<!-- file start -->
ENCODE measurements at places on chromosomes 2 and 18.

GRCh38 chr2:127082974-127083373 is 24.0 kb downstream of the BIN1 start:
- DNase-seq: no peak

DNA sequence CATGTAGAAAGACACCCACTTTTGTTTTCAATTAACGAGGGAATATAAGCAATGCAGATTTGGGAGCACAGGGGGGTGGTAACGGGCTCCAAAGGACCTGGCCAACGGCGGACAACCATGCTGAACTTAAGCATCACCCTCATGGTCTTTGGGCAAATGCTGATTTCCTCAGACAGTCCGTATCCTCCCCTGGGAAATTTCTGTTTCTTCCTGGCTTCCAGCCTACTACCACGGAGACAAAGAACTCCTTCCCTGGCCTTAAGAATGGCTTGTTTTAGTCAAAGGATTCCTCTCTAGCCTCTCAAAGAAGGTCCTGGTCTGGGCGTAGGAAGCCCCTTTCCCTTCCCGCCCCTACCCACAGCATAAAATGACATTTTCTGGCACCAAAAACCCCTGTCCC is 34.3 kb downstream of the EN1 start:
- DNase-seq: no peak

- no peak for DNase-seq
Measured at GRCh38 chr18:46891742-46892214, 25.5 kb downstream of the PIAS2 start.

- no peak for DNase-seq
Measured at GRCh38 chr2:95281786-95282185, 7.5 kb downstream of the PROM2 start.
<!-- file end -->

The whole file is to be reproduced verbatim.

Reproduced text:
ENCODE measurements at places on chromosomes 2 and 18.

GRCh38 chr2:127082974-127083373 is 24.0 kb downstream of the BIN1 start:
- DNase-seq: no peak

DNA sequence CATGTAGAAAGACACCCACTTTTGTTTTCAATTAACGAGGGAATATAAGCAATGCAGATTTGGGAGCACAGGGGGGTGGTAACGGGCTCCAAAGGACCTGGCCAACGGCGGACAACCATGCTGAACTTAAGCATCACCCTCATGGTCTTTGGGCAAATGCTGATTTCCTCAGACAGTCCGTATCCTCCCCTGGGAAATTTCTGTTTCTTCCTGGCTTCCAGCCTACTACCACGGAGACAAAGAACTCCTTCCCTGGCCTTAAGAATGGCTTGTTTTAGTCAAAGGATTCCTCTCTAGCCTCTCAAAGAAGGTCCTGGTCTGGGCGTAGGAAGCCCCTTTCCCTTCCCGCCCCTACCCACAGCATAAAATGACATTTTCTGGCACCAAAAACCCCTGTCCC is 34.3 kb downstream of the EN1 start:
- DNase-seq: no peak

- no peak for DNase-seq
Measured at GRCh38 chr18:46891742-46892214, 25.5 kb downstream of the PIAS2 start.

- no peak for DNase-seq
Measured at GRCh38 chr2:95281786-95282185, 7.5 kb downstream of the PROM2 start.